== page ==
The Blues have completed 10 games on their 2016-17 schedule and it’s time to look back at the good, the bad and the ugly from the early going. You can still make a solid argument that “it’s still early” and you’d be right, but the 10-game mark is usually a decent plateau to start forming some opinions.
Some fans have accused me of being too negative on Twitter and on this blog, so let’s start with some positives. I won’t hit on each and every one, but I will discuss a few of the biggest ones that have been the most impressive.
The Blues have 12 points through 10 games and a 5-3-2 record. Despite the problems I’ll address below, that’s not too bad and has the team right in the thick of the Central Division hunt. Though the team hasn’t played at its best, it has still found ways to tack on points here and there which has been impressive.
The Penalty Kill
If there was a Great section, the PK would belong in it. The penalty kill is sitting at 89.7% which is good enough for second in the NHL. Considering how often the Blues have had to call on their PK unit, it’s actually pretty amazing they have performed so well.
The Blues bought low, hoping the former first overall pick could find some of the skill which earned him that draft selection. The jury is still out on Yakupov, but he has shown he can be the spark the team so desperately needs on offense. The early returns have been pretty encouraging.
All things considered, Allen has been outstanding. When the team’s offense has sputtered, more times than not Allen has been able to at least keep the Blues within striking distance of a win. Allen has been steady as the team’s new number one.
He has nine points in 10 games. He probably should have more than four goals, but it’s hard to complain about the only consistent offensive weapon the Blues have on the roster.
These trends are concerning, but the items in this section don’t deserve to have the panic button hit just yet.
The power play
If you’re going to make it a habit of spending time in the penalty box, you’d better cash in on the power plays you receive. That hasn’t been the case as the Blues are only converting at a 18.9% rate. That’s 17th in the NHL. Definitely an area to work on.
The fourth line
Last season, the fourth line was able to disrupt the opposition while chipping in on offense. So far, they haven’t done much of either in 2016-17. In a league which demands offense across all four lines, the Blues can’t afford to have all of their grinders not helping out on the scoreboard.
Several players have called the fourth line home so far this season, but no one has really found any success. Reaves has zero points in 10 games. Brodziak has zero points in nine games. Jaskin has one point in eight games. Upshall has two points in seven games. Paajarvi had one point in three games and was demoted to the AHL. You get the picture. These skaters aren’t all about the offensive, but they have been mostly invisible which needs to change.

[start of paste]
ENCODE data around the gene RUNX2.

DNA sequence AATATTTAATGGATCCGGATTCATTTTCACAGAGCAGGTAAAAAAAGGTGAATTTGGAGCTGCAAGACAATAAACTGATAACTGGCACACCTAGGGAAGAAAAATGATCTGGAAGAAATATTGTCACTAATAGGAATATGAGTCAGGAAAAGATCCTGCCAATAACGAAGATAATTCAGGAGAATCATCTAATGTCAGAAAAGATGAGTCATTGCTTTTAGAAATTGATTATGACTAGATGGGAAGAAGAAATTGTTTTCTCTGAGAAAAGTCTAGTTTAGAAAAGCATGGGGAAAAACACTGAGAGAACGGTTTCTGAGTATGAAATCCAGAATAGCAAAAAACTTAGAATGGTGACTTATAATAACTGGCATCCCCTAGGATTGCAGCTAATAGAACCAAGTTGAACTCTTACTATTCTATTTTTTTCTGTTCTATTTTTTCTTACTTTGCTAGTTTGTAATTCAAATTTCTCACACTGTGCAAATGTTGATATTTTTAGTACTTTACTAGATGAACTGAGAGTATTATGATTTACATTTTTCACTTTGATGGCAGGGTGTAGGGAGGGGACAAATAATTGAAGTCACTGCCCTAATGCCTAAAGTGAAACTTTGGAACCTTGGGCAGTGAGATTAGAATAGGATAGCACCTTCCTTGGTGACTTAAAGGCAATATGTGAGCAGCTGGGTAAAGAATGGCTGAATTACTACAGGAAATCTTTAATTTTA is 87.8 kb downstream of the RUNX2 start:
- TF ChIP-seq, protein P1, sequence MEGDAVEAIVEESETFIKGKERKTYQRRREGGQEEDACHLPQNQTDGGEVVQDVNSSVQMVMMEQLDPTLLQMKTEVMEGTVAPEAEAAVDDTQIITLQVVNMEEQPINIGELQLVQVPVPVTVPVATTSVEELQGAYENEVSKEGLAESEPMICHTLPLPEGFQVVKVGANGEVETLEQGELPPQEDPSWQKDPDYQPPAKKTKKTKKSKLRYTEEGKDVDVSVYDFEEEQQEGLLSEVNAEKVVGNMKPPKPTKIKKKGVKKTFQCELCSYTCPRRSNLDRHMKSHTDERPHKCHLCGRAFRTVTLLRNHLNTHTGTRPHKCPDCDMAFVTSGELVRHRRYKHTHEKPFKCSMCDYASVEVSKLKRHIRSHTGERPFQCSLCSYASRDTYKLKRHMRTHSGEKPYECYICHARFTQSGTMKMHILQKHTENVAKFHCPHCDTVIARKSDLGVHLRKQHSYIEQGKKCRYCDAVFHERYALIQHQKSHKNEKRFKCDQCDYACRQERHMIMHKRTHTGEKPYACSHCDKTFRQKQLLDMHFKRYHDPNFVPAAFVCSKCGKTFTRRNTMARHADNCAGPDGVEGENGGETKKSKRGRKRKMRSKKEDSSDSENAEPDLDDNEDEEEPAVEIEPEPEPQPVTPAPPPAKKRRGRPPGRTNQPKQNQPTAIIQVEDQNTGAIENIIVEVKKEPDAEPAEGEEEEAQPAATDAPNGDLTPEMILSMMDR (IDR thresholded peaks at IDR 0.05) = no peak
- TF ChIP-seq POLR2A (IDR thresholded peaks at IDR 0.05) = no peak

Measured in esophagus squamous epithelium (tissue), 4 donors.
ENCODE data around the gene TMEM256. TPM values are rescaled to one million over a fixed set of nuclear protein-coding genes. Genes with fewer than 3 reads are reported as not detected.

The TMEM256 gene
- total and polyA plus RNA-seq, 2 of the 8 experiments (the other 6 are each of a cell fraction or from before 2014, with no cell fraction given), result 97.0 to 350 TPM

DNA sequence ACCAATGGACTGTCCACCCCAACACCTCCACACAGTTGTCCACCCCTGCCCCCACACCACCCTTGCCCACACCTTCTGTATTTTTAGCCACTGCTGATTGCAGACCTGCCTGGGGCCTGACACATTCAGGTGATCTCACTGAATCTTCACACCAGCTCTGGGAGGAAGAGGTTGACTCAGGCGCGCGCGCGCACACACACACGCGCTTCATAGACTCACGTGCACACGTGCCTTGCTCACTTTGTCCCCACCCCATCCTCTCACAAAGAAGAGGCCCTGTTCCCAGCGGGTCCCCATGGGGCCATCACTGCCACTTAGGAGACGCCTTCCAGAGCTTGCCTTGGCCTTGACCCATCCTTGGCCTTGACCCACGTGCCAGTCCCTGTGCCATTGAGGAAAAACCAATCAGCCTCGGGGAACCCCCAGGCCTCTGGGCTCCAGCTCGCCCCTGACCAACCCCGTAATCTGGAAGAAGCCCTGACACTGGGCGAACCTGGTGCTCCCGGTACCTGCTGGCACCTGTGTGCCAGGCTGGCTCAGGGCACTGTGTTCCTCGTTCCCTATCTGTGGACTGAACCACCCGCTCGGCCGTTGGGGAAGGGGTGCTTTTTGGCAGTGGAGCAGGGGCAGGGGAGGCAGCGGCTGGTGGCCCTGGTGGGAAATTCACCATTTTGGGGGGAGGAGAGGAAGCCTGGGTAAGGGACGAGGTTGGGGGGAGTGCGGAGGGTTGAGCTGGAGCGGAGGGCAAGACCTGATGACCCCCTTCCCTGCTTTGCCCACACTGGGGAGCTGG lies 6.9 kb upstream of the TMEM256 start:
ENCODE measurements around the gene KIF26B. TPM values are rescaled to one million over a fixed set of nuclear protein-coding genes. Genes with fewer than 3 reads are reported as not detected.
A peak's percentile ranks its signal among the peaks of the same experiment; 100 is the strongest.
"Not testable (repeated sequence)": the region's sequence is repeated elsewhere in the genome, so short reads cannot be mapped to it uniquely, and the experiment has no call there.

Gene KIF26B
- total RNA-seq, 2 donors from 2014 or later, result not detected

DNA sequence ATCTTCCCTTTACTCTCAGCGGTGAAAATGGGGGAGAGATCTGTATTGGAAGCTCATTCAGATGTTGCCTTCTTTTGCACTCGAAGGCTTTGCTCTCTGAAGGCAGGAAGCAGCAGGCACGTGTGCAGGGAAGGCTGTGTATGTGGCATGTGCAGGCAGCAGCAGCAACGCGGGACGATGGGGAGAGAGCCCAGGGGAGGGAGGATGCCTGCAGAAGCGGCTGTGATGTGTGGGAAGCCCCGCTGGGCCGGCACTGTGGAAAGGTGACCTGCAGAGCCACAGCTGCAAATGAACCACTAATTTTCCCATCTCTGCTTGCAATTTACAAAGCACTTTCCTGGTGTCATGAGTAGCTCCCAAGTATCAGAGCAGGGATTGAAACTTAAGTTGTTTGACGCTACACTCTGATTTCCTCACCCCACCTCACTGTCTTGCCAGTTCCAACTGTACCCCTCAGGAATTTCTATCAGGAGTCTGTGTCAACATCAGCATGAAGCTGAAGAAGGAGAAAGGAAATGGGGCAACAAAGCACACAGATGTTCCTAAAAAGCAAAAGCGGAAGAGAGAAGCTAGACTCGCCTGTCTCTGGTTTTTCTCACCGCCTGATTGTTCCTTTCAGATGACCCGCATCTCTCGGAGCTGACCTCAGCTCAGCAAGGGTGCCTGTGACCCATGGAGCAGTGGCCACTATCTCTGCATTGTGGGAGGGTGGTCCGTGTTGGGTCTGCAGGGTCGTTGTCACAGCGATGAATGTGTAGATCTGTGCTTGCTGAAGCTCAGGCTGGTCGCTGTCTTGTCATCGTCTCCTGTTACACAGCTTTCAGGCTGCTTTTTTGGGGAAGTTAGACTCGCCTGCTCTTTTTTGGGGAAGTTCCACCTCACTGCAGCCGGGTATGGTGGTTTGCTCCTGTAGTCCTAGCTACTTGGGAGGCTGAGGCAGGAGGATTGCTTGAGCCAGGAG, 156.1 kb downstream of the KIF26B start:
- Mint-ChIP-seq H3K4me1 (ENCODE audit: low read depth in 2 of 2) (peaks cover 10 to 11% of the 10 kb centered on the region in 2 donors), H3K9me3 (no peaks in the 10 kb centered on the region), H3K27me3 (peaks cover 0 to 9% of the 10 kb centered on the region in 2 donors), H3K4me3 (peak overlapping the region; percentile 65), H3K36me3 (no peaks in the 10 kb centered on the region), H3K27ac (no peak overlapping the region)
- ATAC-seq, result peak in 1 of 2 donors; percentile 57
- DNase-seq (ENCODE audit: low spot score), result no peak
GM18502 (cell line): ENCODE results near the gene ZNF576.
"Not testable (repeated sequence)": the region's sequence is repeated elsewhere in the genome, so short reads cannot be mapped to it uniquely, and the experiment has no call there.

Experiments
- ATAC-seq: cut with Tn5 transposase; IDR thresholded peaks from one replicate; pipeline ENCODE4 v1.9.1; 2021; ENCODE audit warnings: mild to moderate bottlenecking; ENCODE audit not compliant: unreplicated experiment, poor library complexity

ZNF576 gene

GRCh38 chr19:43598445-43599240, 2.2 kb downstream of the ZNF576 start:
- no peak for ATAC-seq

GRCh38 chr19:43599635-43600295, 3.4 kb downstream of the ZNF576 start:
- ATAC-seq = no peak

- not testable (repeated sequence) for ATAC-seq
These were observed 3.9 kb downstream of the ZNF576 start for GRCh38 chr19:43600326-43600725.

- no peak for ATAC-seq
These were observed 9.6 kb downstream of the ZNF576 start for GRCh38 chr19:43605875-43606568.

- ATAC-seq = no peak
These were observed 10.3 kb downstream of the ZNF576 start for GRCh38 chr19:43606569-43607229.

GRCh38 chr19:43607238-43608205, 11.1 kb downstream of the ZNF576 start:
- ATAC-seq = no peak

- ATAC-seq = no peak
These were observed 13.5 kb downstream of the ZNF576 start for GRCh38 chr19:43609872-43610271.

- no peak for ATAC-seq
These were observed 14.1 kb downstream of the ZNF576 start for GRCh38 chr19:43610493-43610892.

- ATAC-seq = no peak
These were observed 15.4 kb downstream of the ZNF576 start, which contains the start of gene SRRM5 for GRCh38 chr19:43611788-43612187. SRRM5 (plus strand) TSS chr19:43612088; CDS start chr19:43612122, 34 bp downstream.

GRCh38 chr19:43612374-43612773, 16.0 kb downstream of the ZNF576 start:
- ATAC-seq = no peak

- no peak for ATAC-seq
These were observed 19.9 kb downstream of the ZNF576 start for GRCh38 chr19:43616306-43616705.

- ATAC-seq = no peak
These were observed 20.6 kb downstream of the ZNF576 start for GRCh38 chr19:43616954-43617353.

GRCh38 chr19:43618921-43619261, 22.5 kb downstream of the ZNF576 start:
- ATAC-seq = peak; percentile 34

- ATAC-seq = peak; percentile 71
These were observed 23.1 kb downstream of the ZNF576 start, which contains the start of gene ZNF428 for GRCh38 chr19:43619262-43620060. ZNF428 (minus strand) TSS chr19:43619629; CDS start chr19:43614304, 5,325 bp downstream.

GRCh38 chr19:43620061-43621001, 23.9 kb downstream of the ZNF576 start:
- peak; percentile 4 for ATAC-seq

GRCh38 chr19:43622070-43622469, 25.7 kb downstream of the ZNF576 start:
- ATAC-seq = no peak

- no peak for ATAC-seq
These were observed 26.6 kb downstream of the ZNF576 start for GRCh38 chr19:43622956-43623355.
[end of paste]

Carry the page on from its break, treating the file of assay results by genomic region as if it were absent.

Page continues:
Patrik Berglund’s shooting percentage
Shooting percentages are a fickle beast. They can be all over the map in the early going and they always tend to average out. That being said, Berglund has to find his accuracy. He has a 5.9 shooting percentage which is well below his average of 11.8%.
This section could be lengthy. I’ll try to keep it short.
All of those penalties
The Blues have had 45 penalties (6th in the NHL). Of those 45, 44 were minor penalties (4th in the NHL). That huge lack of discipline has placed a ton of pressure on the team’s penalty killers and it has forced the offense to sit on the bench while the PK unit tries to kill it off. Some of the calls have been light, but the Blues really haven’t done themselves many favors.
Where’s the offense?
Let’s be blunt – the Blues have sucked on offense. They are averaging 2.20 goals per game (26th in the NHL) and are probably pretty lucky to have the record they have considering the complete lack of offense.
The Blues have scored one goal or less in six of their past seven games. No further analysis needed. That’s horrible and has to improve.
I don’t want to call the Blues soft, but the departures of David Backes and Troy Brouwer have been noticeable. No one has been able to mimic their physical style and the fact the Blues are struggling on offense is partially due to the fact no one has been able to plant themselves and cause madness in front of the opposing crease.
Coaching / Management
When you hear a quote like the one below, it’s hard not to worry:
That quote followed the 5-0 loss to the New York Rangers. Why weren’t they ready to play? Maybe we’re reading into a simple quote a bit too far, but the Blues haven’t looked very prepared in several of their games.
Is Ken Hitchcock already in the hot seat? If he isn’t, he should be. His strategies and approaches again look to be flawed. Many believed the team needed a new coach entering 2016-17. That didn’t happen, but the Blues have Mike Yeo ready and waiting so it’s fair to assume the leash is short.
As for Doug Armstrong … what’s there to say? The Yakupov deal was a good one, but you’d have a hard time finding any fans who would say the 2016-17 Blues are an improvement over the 2015-16 version. That’s on Armstrong and his cap management. No one expected the Blues to keep Backes and Brouwer, but to lose both and to not bring in any major upgrades over the summer is a reflection on the cap situation Armstrong created for the Blues.